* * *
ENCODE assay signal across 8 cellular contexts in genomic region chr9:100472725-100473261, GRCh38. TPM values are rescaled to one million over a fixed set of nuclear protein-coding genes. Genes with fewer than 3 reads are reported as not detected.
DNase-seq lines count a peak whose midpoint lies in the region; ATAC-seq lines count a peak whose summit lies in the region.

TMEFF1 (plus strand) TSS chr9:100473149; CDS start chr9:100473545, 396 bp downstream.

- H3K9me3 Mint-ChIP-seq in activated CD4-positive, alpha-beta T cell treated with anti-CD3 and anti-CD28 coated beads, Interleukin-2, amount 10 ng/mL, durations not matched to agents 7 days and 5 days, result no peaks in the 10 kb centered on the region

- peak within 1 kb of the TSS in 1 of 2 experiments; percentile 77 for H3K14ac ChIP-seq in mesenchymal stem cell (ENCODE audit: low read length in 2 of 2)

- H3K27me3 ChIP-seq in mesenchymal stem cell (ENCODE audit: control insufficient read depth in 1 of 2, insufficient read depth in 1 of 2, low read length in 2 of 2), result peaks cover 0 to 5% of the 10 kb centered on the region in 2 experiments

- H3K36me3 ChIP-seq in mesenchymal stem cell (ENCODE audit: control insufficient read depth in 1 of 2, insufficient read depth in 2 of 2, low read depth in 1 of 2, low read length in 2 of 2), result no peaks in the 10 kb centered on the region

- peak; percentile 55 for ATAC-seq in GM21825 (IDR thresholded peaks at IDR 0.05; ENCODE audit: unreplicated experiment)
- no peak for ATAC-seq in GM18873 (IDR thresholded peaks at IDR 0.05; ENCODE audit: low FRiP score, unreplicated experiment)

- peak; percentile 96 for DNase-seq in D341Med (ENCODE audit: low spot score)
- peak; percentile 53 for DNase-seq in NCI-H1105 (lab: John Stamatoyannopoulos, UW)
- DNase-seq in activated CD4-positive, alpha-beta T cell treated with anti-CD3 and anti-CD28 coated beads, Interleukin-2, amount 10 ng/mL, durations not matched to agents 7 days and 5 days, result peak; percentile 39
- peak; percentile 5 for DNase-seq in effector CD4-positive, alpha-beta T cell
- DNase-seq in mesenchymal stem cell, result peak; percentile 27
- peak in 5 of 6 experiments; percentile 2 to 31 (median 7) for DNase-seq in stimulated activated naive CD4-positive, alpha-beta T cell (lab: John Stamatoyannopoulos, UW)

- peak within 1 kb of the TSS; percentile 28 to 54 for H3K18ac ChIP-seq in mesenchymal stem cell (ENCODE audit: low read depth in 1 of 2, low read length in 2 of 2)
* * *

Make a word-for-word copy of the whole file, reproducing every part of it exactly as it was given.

ENCODE assay signal across 8 cellular contexts in genomic region chr9:100472725-100473261, GRCh38. TPM values are rescaled to one million over a fixed set of nuclear protein-coding genes. Genes with fewer than 3 reads are reported as not detected.
DNase-seq lines count a peak whose midpoint lies in the region; ATAC-seq lines count a peak whose summit lies in the region.

TMEFF1 (plus strand) TSS chr9:100473149; CDS start chr9:100473545, 396 bp downstream.

- H3K9me3 Mint-ChIP-seq in activated CD4-positive, alpha-beta T cell treated with anti-CD3 and anti-CD28 coated beads, Interleukin-2, amount 10 ng/mL, durations not matched to agents 7 days and 5 days, result no peaks in the 10 kb centered on the region

- peak within 1 kb of the TSS in 1 of 2 experiments; percentile 77 for H3K14ac ChIP-seq in mesenchymal stem cell (ENCODE audit: low read length in 2 of 2)

- H3K27me3 ChIP-seq in mesenchymal stem cell (ENCODE audit: control insufficient read depth in 1 of 2, insufficient read depth in 1 of 2, low read length in 2 of 2), result peaks cover 0 to 5% of the 10 kb centered on the region in 2 experiments

- H3K36me3 ChIP-seq in mesenchymal stem cell (ENCODE audit: control insufficient read depth in 1 of 2, insufficient read depth in 2 of 2, low read depth in 1 of 2, low read length in 2 of 2), result no peaks in the 10 kb centered on the region

- peak; percentile 55 for ATAC-seq in GM21825 (IDR thresholded peaks at IDR 0.05; ENCODE audit: unreplicated experiment)
- no peak for ATAC-seq in GM18873 (IDR thresholded peaks at IDR 0.05; ENCODE audit: low FRiP score, unreplicated experiment)

- peak; percentile 96 for DNase-seq in D341Med (ENCODE audit: low spot score)
- peak; percentile 53 for DNase-seq in NCI-H1105 (lab: John Stamatoyannopoulos, UW)
- DNase-seq in activated CD4-positive, alpha-beta T cell treated with anti-CD3 and anti-CD28 coated beads, Interleukin-2, amount 10 ng/mL, durations not matched to agents 7 days and 5 days, result peak; percentile 39
- peak; percentile 5 for DNase-seq in effector CD4-positive, alpha-beta T cell
- DNase-seq in mesenchymal stem cell, result peak; percentile 27
- peak in 5 of 6 experiments; percentile 2 to 31 (median 7) for DNase-seq in stimulated activated naive CD4-positive, alpha-beta T cell (lab: John Stamatoyannopoulos, UW)

- peak within 1 kb of the TSS; percentile 28 to 54 for H3K18ac ChIP-seq in mesenchymal stem cell (ENCODE audit: low read depth in 1 of 2, low read length in 2 of 2)